HOUSTON — Right-hander Hisashi Iwakuma is ticketed for a simulated game Monday at Short-A Everett in the next step in his recovery from a strained back muscle.
Iwakuma reported no day-after problems following a bullpen workout Thursday at Triple-A Tacoma. That marked his second time on a mound since April 20.
Seattle manager Lloyd McClendon said the tentative plan for Iwakuma is to throw 45 pitches over three innings at Everett, which doesn’t open it season until June 18.
“We’ll see how the sim game goes,” McClendon said. “My hope is that it’s just one sim game. Then the following Saturday, he’ll go to Tacoma (for rehab assignment).”
Iwakuma will head to Everett because the Mariners and Tacoma will be out of town. If he joins the the Rainiers for a June 20 start, it will be in Albuquerque.
Minor-league rehab assignments can last up to 30 days for pitchers but, barring setbacks, Iwakuma isn’t likely to require the maximum.
Current plans project him to make two or three rehab starts, which could position him to return to the big-league rotation in late June or early July.
Iwakuma was 0-1 with a 6.61 ERA in three starts before suffering a strained right latissimus dorsi muscle in an April 21 throwing session. He was a combined 38-20 with a 3.07 ERA over the three previous years.
SUCRE ON MOUND
Backup catcher Jesus Sucre pitched a scoreless eighth inning in Friday’s blowout loss. He worked around a leadoff single by getting a double play grounder.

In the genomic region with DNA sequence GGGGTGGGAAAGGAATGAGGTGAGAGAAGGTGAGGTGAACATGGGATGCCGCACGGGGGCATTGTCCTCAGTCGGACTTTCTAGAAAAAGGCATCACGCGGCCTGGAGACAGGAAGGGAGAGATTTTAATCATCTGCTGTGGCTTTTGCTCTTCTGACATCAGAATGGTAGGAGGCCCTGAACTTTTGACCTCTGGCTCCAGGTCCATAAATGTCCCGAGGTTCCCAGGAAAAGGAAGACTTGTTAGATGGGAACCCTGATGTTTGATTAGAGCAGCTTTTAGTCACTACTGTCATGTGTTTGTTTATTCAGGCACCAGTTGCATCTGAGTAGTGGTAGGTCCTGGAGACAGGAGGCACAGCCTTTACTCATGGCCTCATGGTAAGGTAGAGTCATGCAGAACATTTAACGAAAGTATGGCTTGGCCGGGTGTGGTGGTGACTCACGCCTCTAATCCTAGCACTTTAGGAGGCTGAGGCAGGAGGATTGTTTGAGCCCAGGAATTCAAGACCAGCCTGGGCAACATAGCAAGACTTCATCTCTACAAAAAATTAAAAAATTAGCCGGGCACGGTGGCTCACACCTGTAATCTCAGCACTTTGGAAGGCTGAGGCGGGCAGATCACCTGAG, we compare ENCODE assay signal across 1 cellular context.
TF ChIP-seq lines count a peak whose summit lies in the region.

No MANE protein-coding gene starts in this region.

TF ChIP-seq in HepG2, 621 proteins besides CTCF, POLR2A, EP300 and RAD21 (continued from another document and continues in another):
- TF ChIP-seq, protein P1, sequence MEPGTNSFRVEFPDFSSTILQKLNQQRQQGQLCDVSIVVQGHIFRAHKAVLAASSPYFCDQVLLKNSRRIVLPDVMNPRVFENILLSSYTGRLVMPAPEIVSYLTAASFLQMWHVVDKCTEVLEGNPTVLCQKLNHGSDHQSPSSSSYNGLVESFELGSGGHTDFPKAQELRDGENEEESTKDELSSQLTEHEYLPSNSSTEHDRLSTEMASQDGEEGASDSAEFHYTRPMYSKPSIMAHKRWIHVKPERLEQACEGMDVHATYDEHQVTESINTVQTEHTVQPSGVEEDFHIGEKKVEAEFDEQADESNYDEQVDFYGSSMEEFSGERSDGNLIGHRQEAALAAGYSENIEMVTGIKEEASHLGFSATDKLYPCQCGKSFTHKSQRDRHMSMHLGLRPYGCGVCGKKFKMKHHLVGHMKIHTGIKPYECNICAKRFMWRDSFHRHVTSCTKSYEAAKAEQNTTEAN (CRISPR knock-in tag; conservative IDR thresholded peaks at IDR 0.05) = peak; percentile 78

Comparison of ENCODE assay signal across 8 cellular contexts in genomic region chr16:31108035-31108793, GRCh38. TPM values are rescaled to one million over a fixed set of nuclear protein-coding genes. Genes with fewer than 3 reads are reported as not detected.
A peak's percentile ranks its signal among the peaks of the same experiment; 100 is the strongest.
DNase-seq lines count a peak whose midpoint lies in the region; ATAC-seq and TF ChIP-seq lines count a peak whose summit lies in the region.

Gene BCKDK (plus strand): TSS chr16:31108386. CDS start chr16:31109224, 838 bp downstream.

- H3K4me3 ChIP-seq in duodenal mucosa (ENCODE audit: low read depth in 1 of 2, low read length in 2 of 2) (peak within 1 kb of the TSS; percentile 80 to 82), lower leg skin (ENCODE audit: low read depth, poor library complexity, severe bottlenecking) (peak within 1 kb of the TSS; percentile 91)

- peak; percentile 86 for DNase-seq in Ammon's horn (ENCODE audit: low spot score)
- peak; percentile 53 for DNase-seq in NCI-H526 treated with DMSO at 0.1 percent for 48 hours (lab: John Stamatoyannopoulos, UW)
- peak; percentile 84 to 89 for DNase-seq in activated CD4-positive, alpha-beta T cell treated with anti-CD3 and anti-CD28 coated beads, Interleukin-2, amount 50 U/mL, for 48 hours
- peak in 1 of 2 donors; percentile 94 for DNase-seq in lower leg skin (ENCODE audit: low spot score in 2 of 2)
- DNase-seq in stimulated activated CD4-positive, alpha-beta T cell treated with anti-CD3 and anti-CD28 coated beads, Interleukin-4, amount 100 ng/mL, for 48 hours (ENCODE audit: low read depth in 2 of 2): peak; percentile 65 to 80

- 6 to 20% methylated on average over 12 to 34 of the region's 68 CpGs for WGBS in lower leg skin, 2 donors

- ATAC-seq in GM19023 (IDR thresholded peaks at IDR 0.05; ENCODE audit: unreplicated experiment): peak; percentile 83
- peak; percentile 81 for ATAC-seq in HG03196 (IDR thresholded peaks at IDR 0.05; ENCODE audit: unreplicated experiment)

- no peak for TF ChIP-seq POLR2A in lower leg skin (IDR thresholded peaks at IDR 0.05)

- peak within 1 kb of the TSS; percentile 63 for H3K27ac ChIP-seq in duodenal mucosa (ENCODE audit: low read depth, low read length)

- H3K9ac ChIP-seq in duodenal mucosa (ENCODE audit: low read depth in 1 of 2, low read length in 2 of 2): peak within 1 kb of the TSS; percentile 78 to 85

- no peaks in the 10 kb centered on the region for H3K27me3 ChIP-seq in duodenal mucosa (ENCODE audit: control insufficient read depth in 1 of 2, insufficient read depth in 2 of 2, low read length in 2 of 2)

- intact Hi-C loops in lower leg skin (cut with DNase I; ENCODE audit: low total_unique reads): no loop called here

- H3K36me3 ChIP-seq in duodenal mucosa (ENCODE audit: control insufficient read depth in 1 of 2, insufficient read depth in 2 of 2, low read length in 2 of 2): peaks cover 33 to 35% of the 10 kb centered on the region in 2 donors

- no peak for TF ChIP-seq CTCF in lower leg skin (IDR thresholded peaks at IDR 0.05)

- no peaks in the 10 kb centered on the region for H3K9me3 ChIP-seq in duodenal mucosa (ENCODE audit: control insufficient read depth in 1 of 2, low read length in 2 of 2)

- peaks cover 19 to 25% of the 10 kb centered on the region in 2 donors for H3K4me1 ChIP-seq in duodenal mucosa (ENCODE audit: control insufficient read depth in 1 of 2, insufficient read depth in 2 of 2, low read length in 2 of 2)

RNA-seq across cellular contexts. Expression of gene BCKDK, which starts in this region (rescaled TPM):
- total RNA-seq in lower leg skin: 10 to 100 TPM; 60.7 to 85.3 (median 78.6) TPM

“It was kind of fun,” he admitted. “I did it because the team needed it today, but I don’t really want to be there. I like being a catcher too much.”
The Mariners had few options after starter Felix Hernandez departed after just one-third of an inning one day after J.A. Happ lasted only 2 1/3 innings in a 6-0 loss at Cleveland.
“We’ve had 2 2/3 innings from our starters the last two days,” McClendon said. “If that doesn’t stress your bullpen, I don’t know what the (heck) will. That’s why we used Sucre.”
McClendon said the Mariners would likely add a fresh bullpen arm prior to Saturday’s game against the Astros.
“You can’t stress your bullpen that much,” he said, “and think you’re going to be OK on the third day. We’ve got a young kid (Mike Montgomery) going (on Saturday).”
CRUZ BACK IN LINEUP
Nelson Cruz returned Friday to the lineup after missing two games because of back spasms which surfaced on a swing in the fifth inning of Tuesday’s game at Cleveland.